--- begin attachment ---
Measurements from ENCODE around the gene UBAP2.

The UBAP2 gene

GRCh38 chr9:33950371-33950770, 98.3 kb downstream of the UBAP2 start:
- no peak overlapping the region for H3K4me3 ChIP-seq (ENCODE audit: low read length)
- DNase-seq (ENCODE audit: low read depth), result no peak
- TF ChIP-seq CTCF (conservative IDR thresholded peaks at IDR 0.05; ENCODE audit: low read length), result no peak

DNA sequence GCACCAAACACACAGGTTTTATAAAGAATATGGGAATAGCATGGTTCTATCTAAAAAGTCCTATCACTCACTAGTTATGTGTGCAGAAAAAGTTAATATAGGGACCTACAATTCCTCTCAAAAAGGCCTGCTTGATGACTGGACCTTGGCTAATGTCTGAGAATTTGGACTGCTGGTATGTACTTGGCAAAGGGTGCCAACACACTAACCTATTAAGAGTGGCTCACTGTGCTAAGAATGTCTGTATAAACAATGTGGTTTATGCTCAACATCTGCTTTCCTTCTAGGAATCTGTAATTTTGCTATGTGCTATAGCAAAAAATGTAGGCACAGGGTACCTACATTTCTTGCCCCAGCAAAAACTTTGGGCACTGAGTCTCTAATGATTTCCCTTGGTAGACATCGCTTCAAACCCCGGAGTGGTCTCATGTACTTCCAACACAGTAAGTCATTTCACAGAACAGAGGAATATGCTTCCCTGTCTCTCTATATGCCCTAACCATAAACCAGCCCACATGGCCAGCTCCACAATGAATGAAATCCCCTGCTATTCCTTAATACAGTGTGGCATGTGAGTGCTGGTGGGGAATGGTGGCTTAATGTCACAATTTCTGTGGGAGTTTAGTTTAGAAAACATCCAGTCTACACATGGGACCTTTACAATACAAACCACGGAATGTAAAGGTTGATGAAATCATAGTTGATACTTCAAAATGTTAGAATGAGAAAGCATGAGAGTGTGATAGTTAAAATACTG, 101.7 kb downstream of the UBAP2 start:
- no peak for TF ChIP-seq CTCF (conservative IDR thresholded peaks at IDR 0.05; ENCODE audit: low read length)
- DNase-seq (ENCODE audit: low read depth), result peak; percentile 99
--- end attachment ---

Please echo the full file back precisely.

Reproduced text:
Measurements from ENCODE around the gene UBAP2.

The UBAP2 gene

GRCh38 chr9:33950371-33950770, 98.3 kb downstream of the UBAP2 start:
- no peak overlapping the region for H3K4me3 ChIP-seq (ENCODE audit: low read length)
- DNase-seq (ENCODE audit: low read depth), result no peak
- TF ChIP-seq CTCF (conservative IDR thresholded peaks at IDR 0.05; ENCODE audit: low read length), result no peak

DNA sequence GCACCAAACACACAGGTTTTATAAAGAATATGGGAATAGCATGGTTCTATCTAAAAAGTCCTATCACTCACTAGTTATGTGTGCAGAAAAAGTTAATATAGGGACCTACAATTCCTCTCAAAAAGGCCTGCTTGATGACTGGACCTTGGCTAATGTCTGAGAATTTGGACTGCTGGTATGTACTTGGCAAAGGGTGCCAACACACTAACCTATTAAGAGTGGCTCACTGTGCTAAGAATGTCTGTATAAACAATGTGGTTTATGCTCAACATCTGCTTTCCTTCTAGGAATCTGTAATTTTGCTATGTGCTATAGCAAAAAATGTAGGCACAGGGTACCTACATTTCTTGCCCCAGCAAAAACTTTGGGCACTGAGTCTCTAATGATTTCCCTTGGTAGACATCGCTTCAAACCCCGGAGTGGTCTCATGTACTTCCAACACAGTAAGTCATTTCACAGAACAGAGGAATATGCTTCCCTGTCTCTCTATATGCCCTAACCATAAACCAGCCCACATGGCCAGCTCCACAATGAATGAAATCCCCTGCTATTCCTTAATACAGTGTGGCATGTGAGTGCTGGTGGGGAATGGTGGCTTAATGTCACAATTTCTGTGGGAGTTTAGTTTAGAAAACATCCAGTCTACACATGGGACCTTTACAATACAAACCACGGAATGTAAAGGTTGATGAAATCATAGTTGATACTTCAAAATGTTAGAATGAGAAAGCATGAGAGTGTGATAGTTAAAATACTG, 101.7 kb downstream of the UBAP2 start:
- no peak for TF ChIP-seq CTCF (conservative IDR thresholded peaks at IDR 0.05; ENCODE audit: low read length)
- DNase-seq (ENCODE audit: low read depth), result peak; percentile 99